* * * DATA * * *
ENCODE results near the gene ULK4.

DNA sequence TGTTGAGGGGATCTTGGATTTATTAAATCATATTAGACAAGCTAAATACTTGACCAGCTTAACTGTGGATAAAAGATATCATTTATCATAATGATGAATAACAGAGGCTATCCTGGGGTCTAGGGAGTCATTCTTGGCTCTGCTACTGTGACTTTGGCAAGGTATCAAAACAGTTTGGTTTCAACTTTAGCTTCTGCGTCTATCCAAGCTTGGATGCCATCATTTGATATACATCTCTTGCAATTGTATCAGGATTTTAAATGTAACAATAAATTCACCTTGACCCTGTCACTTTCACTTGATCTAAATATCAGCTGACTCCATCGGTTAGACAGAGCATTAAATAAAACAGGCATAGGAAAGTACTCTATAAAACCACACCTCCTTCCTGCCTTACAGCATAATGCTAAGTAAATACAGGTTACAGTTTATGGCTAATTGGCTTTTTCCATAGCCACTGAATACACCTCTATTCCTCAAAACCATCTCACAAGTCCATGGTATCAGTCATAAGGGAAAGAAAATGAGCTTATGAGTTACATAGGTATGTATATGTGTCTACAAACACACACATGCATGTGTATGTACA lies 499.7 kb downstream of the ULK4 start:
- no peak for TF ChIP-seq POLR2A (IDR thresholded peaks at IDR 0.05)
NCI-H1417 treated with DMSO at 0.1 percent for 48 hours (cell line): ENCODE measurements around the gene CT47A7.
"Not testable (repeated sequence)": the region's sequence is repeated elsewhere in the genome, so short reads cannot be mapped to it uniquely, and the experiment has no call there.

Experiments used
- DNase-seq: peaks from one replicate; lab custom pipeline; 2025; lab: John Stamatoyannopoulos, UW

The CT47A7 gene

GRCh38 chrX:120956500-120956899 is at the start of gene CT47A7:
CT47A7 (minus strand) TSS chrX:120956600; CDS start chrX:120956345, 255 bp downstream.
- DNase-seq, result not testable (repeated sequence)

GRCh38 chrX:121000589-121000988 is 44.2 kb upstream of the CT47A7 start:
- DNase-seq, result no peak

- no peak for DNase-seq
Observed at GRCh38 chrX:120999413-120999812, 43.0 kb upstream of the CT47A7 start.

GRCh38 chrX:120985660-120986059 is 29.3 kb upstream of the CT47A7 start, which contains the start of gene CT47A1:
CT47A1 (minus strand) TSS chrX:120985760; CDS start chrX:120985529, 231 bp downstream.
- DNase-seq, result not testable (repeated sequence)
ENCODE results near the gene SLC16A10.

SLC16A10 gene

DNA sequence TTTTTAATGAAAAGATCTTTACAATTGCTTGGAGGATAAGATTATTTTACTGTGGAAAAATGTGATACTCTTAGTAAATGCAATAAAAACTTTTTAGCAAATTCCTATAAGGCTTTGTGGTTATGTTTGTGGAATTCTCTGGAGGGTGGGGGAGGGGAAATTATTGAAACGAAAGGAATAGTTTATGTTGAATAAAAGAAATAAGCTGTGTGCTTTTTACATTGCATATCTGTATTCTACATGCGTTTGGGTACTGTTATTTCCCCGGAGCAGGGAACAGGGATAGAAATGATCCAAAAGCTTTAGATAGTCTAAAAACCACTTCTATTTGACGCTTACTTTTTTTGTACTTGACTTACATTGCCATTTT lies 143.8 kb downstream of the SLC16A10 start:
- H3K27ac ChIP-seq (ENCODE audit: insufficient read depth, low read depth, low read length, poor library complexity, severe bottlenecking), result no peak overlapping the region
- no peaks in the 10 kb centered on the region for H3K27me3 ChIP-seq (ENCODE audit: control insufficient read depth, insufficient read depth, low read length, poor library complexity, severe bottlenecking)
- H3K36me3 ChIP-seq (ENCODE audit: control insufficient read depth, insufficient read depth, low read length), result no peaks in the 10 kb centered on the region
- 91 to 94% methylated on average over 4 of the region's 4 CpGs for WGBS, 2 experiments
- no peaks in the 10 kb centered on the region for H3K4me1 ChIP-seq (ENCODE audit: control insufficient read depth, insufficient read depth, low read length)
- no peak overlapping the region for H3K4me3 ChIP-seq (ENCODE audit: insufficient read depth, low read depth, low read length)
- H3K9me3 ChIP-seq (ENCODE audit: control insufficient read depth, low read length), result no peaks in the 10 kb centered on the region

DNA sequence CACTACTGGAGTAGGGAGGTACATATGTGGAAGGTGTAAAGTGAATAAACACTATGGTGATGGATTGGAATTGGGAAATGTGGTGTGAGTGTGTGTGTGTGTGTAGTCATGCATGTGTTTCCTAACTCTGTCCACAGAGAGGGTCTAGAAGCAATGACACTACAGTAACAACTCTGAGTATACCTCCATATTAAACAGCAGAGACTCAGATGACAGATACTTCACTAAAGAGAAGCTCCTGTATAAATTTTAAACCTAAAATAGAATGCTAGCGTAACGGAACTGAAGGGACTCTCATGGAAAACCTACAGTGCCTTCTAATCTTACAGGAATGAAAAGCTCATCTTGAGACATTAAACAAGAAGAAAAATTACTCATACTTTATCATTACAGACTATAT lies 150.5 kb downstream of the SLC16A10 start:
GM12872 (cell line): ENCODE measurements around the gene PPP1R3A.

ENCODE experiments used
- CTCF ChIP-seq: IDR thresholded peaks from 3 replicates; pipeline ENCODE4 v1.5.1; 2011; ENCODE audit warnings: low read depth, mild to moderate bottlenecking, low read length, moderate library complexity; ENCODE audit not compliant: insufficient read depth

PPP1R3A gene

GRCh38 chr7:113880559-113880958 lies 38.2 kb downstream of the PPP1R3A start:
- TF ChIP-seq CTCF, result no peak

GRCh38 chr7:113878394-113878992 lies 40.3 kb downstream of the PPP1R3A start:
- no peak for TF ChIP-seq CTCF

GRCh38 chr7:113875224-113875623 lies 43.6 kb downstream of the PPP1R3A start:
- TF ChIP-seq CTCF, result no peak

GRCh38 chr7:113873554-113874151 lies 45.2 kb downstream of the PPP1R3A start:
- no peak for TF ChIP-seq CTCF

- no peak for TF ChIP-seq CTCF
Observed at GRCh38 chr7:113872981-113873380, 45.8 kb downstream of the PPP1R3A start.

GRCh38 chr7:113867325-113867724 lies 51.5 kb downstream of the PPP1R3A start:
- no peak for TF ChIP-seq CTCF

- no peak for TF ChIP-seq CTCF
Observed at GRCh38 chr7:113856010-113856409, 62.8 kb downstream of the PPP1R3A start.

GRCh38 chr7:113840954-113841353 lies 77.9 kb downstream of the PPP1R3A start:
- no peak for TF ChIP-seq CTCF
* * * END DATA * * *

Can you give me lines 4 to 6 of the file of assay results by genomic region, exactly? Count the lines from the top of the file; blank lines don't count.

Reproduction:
NCI-H1417 treated with DMSO at 0.1 percent for 48 hours (cell line): ENCODE measurements around the gene CT47A7.
"Not testable (repeated sequence)": the region's sequence is repeated elsewhere in the genome, so short reads cannot be mapped to it uniquely, and the experiment has no call there.

Experiments used